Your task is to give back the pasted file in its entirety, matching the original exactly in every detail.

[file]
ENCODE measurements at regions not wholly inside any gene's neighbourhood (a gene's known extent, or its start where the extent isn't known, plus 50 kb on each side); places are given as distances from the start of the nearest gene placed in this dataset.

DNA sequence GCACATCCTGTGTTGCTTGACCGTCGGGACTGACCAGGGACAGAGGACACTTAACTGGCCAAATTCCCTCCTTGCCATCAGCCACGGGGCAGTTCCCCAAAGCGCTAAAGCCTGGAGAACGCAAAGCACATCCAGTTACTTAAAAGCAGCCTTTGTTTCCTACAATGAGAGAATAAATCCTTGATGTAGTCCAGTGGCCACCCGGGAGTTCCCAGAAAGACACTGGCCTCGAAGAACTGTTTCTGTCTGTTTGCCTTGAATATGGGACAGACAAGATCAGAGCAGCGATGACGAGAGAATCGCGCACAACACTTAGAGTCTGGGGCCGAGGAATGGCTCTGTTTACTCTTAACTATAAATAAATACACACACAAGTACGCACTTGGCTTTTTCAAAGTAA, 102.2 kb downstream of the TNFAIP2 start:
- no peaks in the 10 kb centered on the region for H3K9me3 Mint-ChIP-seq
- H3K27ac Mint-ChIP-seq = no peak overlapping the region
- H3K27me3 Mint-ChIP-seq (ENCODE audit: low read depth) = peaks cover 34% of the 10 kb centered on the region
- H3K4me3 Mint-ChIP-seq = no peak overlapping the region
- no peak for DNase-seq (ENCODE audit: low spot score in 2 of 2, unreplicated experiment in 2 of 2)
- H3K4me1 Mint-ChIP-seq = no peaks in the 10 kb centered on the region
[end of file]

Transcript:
ENCODE measurements at regions not wholly inside any gene's neighbourhood (a gene's known extent, or its start where the extent isn't known, plus 50 kb on each side); places are given as distances from the start of the nearest gene placed in this dataset.

DNA sequence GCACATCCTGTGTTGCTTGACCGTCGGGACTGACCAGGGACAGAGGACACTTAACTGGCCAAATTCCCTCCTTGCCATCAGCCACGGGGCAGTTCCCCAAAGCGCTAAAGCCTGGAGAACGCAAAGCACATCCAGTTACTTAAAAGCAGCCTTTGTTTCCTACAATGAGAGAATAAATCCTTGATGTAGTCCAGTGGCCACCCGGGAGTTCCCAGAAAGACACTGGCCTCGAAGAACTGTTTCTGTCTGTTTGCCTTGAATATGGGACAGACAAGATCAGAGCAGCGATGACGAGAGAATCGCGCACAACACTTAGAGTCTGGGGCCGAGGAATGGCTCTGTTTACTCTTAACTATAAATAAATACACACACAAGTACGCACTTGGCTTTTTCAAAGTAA, 102.2 kb downstream of the TNFAIP2 start:
- no peaks in the 10 kb centered on the region for H3K9me3 Mint-ChIP-seq
- H3K27ac Mint-ChIP-seq = no peak overlapping the region
- H3K27me3 Mint-ChIP-seq (ENCODE audit: low read depth) = peaks cover 34% of the 10 kb centered on the region
- H3K4me3 Mint-ChIP-seq = no peak overlapping the region
- no peak for DNase-seq (ENCODE audit: low spot score in 2 of 2, unreplicated experiment in 2 of 2)
- H3K4me1 Mint-ChIP-seq = no peaks in the 10 kb centered on the region